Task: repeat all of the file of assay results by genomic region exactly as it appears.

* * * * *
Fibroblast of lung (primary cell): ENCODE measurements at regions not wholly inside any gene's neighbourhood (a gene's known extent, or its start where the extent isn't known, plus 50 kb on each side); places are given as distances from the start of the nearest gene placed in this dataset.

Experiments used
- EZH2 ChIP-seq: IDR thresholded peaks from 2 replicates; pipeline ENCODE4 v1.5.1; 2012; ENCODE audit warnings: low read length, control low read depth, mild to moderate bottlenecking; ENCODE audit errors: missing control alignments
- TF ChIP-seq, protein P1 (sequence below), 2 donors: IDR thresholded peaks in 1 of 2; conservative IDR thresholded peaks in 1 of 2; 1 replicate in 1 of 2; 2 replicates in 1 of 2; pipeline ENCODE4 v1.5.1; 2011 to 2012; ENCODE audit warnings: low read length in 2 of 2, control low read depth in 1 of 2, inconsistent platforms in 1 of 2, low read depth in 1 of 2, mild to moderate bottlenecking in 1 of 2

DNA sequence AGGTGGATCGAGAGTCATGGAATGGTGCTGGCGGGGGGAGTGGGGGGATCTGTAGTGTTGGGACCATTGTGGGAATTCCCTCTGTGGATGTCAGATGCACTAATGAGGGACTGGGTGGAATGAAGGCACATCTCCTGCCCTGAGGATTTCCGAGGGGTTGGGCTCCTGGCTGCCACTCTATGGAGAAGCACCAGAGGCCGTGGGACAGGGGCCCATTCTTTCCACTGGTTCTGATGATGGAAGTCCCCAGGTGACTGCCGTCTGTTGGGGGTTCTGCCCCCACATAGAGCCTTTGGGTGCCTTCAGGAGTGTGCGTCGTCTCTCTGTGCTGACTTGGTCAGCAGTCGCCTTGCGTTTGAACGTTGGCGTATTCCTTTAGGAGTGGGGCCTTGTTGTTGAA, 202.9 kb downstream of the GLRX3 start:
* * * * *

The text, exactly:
Fibroblast of lung (primary cell): ENCODE measurements at regions not wholly inside any gene's neighbourhood (a gene's known extent, or its start where the extent isn't known, plus 50 kb on each side); places are given as distances from the start of the nearest gene placed in this dataset.

Experiments used
- EZH2 ChIP-seq: IDR thresholded peaks from 2 replicates; pipeline ENCODE4 v1.5.1; 2012; ENCODE audit warnings: low read length, control low read depth, mild to moderate bottlenecking; ENCODE audit errors: missing control alignments
- TF ChIP-seq, protein P1 (sequence below), 2 donors: IDR thresholded peaks in 1 of 2; conservative IDR thresholded peaks in 1 of 2; 1 replicate in 1 of 2; 2 replicates in 1 of 2; pipeline ENCODE4 v1.5.1; 2011 to 2012; ENCODE audit warnings: low read length in 2 of 2, control low read depth in 1 of 2, inconsistent platforms in 1 of 2, low read depth in 1 of 2, mild to moderate bottlenecking in 1 of 2

DNA sequence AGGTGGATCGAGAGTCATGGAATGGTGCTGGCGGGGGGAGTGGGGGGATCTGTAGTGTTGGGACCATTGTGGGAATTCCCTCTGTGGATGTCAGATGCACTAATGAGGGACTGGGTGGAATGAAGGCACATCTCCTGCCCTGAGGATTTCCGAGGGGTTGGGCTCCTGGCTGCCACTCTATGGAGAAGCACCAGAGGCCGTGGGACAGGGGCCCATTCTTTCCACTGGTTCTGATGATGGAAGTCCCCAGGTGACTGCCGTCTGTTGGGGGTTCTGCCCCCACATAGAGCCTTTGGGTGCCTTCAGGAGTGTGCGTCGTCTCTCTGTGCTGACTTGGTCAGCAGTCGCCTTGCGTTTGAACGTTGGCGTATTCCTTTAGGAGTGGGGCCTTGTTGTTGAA, 202.9 kb downstream of the GLRX3 start: